Very strange Chris..... Ive had some very strange behavior with nesting over the last few years too.
One of my worst was, what was obviously a very late nest with only 4 eggs and only one hatched. The chick was never fed and the Mum kept on incubating the other eggs. The poor chick died of neglect, Mum just removed it and spent another 2 weeks incubating eggs that were never going to hatch.
In the end they are just like humans, some good parents and some bad and all that’s in between.
It’s all very sad when things don’t go to plan.that must have been so frustrating watching the little chick die. I often wonder how long a female would sit on eggs if none hatch.
I’m keeping my fingers crossed at the moment. A second chick hatched yesterday and another this morning. Still three eggs to go. Three eggs still out of the nest .I think they’re well buried in the feathers now.
Can’t fault the parents, she’s very attentive and he’s bring in food thick and fast. ,The female is eating a lot of it as either the chicks are full or it’s way too big. Only problem is very shallow nest. Not enough base and too many feathers. Time will tell if she can keep the chicks in the nest. At the moment a lot of room taken up by three eggs . If the rest hatch won’t be so bad as they fit together better. Anyway here’s hoping. 🐣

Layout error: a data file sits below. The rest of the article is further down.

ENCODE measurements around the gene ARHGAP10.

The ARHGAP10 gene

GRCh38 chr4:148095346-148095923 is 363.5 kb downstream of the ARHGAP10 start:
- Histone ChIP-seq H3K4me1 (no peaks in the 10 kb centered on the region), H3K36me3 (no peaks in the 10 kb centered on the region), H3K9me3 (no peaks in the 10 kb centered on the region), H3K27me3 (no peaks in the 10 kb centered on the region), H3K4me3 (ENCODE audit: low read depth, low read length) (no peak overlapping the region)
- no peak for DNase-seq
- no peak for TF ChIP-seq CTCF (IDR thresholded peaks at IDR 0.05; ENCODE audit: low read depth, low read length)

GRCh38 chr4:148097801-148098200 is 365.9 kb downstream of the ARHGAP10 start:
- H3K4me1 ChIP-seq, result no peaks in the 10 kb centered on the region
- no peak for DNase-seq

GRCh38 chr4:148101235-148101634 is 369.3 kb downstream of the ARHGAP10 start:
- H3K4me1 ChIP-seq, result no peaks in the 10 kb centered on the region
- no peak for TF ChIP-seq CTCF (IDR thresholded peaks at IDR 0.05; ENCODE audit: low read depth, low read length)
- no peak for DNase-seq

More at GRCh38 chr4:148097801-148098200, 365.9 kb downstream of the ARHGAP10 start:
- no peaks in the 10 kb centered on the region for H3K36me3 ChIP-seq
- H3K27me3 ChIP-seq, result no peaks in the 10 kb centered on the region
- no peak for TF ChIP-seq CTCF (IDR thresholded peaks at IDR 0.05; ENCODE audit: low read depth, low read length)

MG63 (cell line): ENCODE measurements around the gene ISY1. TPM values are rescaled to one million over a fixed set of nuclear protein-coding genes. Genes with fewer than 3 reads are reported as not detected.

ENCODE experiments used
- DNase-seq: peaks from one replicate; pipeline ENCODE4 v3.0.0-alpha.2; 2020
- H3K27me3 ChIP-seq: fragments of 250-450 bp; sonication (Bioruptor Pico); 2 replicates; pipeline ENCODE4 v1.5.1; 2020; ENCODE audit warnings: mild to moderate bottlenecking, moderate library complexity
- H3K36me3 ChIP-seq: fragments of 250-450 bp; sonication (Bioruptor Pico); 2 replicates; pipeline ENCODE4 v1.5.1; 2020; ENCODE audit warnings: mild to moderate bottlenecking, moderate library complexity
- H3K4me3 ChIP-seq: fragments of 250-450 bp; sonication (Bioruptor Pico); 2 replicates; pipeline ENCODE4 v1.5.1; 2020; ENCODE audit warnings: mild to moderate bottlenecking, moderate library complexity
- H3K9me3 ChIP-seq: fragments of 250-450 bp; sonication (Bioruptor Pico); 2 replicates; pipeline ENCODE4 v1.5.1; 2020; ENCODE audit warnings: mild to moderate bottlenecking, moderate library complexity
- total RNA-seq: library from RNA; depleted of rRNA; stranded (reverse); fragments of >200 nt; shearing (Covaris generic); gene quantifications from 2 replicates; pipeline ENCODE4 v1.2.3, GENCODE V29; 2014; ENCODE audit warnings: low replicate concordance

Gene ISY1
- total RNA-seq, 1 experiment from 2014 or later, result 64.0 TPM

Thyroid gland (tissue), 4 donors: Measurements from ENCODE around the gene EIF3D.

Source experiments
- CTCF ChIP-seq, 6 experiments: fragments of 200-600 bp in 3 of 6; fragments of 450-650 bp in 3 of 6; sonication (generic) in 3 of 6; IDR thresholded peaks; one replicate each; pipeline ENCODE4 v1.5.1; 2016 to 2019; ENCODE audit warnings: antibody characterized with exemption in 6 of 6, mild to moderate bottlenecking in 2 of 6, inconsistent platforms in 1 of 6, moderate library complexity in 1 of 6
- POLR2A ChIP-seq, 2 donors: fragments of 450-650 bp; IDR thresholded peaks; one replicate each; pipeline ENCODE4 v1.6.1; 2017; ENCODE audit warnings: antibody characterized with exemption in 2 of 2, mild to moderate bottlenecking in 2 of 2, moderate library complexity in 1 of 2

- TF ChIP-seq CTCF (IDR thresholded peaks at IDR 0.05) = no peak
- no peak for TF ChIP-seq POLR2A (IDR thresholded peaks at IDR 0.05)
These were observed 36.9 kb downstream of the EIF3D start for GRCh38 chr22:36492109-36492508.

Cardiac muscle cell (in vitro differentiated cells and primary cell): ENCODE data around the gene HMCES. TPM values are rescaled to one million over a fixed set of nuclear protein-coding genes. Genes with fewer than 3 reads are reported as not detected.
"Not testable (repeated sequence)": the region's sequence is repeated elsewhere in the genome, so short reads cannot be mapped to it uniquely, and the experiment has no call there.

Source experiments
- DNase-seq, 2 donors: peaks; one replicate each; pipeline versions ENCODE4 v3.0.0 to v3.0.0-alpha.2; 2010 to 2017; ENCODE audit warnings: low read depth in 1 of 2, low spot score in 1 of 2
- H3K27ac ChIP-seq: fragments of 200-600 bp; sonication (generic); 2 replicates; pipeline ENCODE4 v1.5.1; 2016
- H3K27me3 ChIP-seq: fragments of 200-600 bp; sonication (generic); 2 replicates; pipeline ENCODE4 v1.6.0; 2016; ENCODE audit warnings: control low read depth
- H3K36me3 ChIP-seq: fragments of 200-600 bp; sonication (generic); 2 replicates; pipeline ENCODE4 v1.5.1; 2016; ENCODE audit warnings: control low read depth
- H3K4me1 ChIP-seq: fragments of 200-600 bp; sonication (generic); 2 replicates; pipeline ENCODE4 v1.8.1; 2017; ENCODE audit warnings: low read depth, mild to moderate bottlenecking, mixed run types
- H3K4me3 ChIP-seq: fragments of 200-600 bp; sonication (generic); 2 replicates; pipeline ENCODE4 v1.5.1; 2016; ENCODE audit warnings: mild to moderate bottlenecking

Oh my goodness Chris what a predicament. Everything tells us we must leave the nest alone. But then there is that voice that says the three hatched ones may die if she doesn’t feed them correctly whilst incubating the others (as Helen has said). Sounds a very immature bird what with the nest incorrect and not protecting eggs etc. Don’t know what anyone else’s advice would be?! Hope things work out for mum and chicks . Sue
Hi Chris it’s awful sometimes when things like this in the nest happens, I know you just want to help as much as possible but then again we have to let the parents get on and hopefully nurture the chicks. Fingers crossed that everything goes well.
Yes Chris, a problem for you. I'd be inclined to leave well alone & let nature take its course. We need Kathy to read this post of yours, as she & her husband tried to raise some chicks last year or the year before. After a valiant attempt feeding every 2 hours for days, they had to give up and take them to a rescue centre. More details if she reads this message of yours though, as I may have got timings wrong.
Diane - Scared of flying birds, but can handle frogs if necessary!
Hi everyone, Things not looking too bad at the moment. Three strong chicks being well fed by dad . Mum mostly in,keeping them warm . They must be getting plenty as they are refusing a lot of the time. The three eggs left in the nest might still hatch, either that or be pushed out by the chicks .ive seen one get right under an egg and almost lift it up. One chick accidentally kicked out of nest but managed to get itself back in. We were standing in front of the TV willing it on. 😫 I’m feeling slightly more relaxed now but still keeping fingers crossed. They both seem to be good parents apart from the nest building .🏡
I’m pleased the instincts are kicking in for them Chris, hopefully they will be able to manage. I hope you won’t need it, but there is some information about raising chicks, but having been through this myself a few years ago, it is definitely not recommended